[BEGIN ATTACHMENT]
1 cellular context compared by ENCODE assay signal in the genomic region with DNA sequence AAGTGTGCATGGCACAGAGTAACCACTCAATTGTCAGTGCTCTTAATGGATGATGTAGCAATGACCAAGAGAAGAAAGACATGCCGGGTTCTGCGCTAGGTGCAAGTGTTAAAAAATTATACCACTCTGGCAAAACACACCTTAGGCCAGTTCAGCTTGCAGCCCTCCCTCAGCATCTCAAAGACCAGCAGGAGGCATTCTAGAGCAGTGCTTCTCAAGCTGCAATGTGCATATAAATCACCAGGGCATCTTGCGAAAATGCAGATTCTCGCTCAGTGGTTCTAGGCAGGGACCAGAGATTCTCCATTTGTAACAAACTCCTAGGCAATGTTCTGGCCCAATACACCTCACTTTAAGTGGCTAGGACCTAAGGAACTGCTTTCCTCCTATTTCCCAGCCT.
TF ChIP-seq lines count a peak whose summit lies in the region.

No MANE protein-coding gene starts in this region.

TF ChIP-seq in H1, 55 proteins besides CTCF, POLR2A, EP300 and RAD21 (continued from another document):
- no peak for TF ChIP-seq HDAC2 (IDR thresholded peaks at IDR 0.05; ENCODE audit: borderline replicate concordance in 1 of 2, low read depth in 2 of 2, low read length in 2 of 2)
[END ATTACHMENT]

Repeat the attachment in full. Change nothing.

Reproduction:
1 cellular context compared by ENCODE assay signal in the genomic region with DNA sequence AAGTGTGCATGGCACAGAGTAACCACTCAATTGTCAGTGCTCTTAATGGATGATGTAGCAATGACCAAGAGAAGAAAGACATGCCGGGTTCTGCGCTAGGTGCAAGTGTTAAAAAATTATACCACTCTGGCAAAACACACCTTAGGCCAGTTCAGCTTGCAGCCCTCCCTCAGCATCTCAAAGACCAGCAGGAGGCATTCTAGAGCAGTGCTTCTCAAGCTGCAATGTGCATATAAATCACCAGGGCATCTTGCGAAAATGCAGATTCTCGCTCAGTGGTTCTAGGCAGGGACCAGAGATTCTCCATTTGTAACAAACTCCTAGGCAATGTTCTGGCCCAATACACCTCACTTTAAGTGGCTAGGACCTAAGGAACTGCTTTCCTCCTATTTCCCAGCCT.
TF ChIP-seq lines count a peak whose summit lies in the region.

No MANE protein-coding gene starts in this region.

TF ChIP-seq in H1, 55 proteins besides CTCF, POLR2A, EP300 and RAD21 (continued from another document):
- no peak for TF ChIP-seq HDAC2 (IDR thresholded peaks at IDR 0.05; ENCODE audit: borderline replicate concordance in 1 of 2, low read depth in 2 of 2, low read length in 2 of 2)